Today, marks 11 months of the United States classifying COVID-19 as a National Emergency. It has been a trying time for several of the world’s population, including autistics who abruptly and for many times several months have had their daily routines, something we thrive in be uprooted and a long sense of unknown. Then came the summer and fall that wasn’t really fun for many. Lastly, we have had a severe winter across much of the United States that has made many of us have increased cabin fever due to the necessity of staying indoors.
I personally consider myself fortunate opposed to others in the US and UK, among other places in the world. I still have program and work, but with telehealth appointments and needing to be in a private area to conduct them, among other volunteer and work commitments that prefer for me to stay home, it can be challenging at time, when you do want to run out of things to do. Granted I will be back to my normal schedule after being reduced since a few weeks before Christmas because my supervisor asked me for her help with things that need my skill. It is likely that the weather will be nice here and allow me to go to work without an issue tomorrow. The day program is open on Saturday this week for social hours and the Program Director and one of the workers that I value very much have been assigned to work it so that makes me happy too and makes the extra day at home during the week worth it.
The hardest time to remain occupied is after the program or work world shuts down for the day. Yes, there is always loose ends to tie up and I could advance on some of the work of the two, but I have to consider time with my special interests and the things that need done at the house, like straightening up for example along with several other commitments that need to be completed. Many in the autism world would have to think of it to be abnormal to start my life over during a national pandemic. This past weekend feeling in poor spirits made me consider whether I had made an ill decision about making a move and not having the ability to be as mobile as I once was. Then I had to remember that I have to control what I am putting in my body, no one else can do that. No, its not easy to sit here thinking that you have nothing to do, when instead the possibilities are limitless. Honestly, find a hobby, technology has made great advancements over the years. When I was introduced to the internet over twenty-five years ago, it was known as the “Information Superhighway.” As many autistics that oftentimes take things literally liked to look at strange things that I had interest in. As the decades passed, the information has increased.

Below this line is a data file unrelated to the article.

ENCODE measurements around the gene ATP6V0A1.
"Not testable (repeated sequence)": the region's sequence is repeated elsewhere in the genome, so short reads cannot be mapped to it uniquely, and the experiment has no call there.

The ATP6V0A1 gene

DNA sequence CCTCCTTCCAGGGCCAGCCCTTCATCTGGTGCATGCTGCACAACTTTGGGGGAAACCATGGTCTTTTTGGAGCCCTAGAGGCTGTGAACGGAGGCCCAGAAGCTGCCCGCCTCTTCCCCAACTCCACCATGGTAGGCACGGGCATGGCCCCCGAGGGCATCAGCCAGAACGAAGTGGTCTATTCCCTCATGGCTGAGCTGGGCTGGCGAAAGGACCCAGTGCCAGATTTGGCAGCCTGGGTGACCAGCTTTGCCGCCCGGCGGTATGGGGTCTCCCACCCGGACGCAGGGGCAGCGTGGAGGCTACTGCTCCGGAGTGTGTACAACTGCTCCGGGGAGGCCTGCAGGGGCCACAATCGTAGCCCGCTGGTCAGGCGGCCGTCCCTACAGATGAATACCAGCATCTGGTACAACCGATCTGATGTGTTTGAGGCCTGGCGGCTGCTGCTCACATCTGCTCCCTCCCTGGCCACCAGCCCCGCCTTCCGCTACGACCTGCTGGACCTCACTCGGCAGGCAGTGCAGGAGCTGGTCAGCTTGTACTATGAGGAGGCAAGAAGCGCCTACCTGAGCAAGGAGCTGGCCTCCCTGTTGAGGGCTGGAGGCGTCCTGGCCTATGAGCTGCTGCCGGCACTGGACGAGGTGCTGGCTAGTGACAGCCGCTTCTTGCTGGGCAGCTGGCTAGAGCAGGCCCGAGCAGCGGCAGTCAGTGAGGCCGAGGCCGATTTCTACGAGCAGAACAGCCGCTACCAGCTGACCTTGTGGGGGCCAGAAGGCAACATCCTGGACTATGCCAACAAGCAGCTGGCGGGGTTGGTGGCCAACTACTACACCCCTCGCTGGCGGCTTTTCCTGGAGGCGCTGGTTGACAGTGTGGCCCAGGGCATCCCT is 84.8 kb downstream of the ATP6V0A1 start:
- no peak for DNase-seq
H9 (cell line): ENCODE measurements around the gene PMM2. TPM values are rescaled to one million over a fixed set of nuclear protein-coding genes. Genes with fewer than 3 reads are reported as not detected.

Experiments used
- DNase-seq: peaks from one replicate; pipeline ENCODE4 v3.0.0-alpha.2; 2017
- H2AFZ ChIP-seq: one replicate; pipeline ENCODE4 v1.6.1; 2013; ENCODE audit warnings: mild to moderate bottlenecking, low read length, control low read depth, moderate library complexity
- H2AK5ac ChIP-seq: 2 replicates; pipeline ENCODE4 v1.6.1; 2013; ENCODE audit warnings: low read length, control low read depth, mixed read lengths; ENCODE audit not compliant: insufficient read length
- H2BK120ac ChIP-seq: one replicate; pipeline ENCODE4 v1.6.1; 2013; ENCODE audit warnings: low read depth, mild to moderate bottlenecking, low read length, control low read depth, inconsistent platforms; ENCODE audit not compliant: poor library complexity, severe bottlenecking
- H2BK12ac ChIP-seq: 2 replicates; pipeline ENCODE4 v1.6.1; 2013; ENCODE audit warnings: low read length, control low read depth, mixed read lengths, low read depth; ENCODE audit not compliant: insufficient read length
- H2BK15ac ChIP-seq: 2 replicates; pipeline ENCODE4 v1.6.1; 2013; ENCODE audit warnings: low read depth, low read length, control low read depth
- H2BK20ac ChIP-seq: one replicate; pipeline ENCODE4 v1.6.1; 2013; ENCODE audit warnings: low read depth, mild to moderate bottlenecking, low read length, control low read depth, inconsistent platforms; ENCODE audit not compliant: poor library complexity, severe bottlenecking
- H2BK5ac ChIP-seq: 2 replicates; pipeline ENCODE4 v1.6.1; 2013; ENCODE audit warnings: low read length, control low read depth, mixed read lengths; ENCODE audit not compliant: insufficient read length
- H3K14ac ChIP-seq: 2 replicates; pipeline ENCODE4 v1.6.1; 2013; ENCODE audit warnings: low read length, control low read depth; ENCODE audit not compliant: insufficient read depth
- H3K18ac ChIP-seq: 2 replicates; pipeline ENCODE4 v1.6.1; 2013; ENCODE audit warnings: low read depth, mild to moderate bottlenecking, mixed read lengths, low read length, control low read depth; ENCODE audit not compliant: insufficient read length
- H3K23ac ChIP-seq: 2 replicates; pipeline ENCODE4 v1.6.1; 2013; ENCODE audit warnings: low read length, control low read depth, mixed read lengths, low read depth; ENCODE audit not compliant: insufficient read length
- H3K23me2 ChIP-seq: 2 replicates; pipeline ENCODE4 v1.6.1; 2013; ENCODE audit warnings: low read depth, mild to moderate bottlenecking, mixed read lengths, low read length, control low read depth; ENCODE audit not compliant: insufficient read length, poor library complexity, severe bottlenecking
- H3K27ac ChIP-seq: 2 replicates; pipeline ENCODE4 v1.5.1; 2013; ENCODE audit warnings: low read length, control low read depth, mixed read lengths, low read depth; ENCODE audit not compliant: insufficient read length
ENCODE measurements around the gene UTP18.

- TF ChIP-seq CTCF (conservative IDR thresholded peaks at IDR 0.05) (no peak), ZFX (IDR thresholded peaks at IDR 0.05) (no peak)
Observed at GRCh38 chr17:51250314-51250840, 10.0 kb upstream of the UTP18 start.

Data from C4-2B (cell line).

One could not even imagine if we had the pandemic, we are in now more 25 or even 20 years from now. I praise the good man above each morning for the technological advances we have made and the ability to keep occupied with the internet and other devices. I personally feel bad for people I know who do not have access to the internet. Libraries in my area are not a help presently, as many of them are only offering curbside service to their patrons at the current time. For some, places like the Library is the only place where persons who are less fortunate can browse the web or even get warm for that matter. When the Internet is not working, or as many are experiencing as the weather cripples our grid, technology shortage, please remember the less fortunate.
Hang tight, followers, we only hopefully have a little bit to go in this pandemic. It has taught us many things about being isolated in a world that a year ago was a social buzz of activity. Many have grasped the reality of using technology, although for some it isn’t their preferred way to socialize, many have been resilient in maintaining their well-being and keeping the glue together for those that lean on thee stronger supporting individuals for support. Lastly, we all need support, don’t be afraid to ask someone for it, because they may need it someday from you.